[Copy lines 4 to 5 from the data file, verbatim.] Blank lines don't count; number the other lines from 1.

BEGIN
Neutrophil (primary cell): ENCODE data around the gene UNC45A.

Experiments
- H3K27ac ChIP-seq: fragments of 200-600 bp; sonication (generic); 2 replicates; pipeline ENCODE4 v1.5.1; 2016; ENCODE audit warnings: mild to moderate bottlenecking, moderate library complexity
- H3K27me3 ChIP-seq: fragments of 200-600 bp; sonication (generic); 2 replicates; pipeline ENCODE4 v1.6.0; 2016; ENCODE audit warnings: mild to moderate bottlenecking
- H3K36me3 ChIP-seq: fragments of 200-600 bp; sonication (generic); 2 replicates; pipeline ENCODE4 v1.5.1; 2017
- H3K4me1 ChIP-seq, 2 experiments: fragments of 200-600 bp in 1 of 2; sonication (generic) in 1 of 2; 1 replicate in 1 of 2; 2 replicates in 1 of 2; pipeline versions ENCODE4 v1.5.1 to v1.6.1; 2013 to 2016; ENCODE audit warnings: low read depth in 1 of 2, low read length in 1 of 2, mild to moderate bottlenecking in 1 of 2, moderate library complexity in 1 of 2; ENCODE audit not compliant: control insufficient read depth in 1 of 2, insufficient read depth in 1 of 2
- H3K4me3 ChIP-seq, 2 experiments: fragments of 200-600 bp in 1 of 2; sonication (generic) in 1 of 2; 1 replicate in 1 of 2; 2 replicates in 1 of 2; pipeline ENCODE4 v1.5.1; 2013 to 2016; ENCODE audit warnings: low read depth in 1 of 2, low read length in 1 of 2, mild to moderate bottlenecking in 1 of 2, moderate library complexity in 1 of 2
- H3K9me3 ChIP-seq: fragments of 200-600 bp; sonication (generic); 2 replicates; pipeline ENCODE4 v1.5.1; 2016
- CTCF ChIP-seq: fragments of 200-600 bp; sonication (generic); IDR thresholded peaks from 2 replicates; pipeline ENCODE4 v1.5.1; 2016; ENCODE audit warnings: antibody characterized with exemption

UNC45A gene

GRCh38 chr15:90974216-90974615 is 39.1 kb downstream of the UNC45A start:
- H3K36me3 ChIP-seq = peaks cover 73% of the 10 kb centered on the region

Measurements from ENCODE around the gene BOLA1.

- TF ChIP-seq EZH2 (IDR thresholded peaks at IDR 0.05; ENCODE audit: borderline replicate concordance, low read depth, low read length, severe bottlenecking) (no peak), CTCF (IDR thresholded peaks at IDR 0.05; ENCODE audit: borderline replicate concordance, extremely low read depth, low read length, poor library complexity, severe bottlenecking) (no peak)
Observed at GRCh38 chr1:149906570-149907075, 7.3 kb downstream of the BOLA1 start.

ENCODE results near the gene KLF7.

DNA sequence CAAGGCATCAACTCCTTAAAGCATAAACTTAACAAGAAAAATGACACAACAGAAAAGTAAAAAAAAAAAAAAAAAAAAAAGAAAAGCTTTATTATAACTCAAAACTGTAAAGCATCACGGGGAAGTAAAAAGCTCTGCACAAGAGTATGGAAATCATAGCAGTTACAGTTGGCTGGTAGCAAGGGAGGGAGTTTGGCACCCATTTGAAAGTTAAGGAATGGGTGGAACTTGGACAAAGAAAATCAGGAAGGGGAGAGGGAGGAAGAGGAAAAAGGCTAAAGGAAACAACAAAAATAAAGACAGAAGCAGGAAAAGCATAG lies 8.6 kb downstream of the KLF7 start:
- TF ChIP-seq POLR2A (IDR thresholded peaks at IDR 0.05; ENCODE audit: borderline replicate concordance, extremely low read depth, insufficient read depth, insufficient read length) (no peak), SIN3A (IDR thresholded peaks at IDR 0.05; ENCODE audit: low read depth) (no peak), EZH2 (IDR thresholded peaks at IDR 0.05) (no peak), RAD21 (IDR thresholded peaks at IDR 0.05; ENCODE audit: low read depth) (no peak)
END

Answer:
- H3K27me3 ChIP-seq: fragments of 200-600 bp; sonication (generic); 2 replicates; pipeline ENCODE4 v1.6.0; 2016; ENCODE audit warnings: mild to moderate bottlenecking
- H3K36me3 ChIP-seq: fragments of 200-600 bp; sonication (generic); 2 replicates; pipeline ENCODE4 v1.5.1; 2017